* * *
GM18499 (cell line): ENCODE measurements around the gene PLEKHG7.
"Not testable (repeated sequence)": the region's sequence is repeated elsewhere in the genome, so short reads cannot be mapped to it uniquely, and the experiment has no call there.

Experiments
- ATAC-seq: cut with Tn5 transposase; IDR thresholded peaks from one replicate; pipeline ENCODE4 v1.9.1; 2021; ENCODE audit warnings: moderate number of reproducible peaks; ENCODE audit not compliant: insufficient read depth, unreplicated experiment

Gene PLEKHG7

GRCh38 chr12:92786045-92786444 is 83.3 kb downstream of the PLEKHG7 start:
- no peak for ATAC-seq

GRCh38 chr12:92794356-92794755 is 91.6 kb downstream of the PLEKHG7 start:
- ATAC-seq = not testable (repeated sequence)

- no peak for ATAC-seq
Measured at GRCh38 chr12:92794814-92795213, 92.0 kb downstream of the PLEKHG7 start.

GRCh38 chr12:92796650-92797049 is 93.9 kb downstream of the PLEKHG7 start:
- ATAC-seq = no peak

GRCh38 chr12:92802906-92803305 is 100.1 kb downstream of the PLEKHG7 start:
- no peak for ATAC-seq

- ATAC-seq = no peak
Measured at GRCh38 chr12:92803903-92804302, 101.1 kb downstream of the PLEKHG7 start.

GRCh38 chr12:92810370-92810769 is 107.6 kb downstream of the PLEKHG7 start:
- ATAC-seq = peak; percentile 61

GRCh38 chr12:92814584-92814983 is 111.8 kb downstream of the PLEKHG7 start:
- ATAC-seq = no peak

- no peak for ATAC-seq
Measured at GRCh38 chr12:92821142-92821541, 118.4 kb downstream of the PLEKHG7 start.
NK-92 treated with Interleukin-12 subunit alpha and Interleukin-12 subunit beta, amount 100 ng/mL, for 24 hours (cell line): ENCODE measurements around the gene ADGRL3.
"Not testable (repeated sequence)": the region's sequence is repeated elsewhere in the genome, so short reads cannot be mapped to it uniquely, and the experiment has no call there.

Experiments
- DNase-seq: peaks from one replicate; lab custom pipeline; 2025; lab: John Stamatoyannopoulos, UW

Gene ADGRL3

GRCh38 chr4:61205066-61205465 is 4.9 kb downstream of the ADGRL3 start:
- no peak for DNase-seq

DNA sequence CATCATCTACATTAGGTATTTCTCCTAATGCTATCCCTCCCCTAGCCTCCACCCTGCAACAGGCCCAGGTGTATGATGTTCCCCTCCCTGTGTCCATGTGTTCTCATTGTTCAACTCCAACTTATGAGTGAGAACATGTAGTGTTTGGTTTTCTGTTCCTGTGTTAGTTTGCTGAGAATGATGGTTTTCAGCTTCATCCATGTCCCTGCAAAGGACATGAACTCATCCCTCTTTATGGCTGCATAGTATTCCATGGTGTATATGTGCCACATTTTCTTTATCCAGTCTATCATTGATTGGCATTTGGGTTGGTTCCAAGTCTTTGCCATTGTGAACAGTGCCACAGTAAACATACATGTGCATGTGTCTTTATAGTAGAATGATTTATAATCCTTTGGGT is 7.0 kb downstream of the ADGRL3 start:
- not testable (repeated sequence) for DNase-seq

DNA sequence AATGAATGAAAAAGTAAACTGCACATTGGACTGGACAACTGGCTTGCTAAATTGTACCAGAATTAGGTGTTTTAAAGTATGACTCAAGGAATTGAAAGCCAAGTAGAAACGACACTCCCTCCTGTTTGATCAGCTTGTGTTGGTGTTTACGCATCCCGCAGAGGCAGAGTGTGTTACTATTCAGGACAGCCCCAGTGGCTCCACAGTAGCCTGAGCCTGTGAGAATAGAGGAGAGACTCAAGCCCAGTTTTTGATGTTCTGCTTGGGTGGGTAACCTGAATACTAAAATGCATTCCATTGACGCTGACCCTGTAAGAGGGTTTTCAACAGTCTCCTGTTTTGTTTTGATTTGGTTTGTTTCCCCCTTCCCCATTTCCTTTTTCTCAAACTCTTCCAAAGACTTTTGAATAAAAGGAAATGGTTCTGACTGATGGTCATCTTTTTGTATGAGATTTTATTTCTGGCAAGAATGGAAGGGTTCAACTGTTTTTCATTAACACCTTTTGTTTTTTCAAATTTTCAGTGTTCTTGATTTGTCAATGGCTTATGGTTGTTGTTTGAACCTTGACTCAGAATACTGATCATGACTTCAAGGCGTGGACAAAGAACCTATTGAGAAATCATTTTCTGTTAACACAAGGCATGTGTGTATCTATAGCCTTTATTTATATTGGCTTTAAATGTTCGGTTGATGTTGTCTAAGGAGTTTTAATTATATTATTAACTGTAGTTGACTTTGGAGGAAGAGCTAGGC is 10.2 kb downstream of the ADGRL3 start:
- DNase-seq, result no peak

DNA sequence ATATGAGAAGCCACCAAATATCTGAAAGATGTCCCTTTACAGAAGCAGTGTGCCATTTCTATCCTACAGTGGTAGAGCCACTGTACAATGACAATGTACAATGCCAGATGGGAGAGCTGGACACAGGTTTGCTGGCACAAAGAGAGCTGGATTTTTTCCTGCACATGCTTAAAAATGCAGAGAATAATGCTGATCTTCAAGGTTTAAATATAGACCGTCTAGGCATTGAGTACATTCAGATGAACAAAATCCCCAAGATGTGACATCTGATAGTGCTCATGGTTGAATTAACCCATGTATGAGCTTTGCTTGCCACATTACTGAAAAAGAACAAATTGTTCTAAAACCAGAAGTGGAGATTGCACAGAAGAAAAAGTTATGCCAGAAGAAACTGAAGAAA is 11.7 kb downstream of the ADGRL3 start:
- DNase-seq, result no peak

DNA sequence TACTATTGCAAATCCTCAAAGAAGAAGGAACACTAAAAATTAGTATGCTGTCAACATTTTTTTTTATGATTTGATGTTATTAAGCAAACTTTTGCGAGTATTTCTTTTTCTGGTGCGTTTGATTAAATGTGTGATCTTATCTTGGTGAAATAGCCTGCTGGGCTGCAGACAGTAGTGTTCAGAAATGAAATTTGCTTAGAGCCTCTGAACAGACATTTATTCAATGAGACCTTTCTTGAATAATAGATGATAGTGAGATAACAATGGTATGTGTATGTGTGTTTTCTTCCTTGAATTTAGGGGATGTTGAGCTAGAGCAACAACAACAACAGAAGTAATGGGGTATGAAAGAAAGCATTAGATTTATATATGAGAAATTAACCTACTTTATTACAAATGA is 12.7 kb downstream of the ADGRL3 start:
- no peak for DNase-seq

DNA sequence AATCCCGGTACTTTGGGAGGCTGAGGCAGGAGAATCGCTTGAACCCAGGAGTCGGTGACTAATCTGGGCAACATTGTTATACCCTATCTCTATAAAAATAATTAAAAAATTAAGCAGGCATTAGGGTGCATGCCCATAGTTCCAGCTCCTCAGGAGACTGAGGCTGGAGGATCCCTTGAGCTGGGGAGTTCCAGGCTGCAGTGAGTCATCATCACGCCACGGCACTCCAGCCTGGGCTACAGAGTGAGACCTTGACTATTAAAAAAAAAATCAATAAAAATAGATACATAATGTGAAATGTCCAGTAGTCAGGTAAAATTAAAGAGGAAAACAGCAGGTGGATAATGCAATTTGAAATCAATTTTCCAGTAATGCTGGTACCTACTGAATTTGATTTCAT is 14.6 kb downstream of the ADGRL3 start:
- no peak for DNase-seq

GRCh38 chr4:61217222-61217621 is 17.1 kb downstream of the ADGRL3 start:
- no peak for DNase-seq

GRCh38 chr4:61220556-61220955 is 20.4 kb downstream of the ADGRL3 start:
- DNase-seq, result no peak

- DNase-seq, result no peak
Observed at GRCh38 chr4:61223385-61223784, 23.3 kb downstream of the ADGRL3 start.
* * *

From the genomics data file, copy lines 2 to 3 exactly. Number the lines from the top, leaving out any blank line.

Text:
"Not testable (repeated sequence)": the region's sequence is repeated elsewhere in the genome, so short reads cannot be mapped to it uniquely, and the experiment has no call there.

Experiments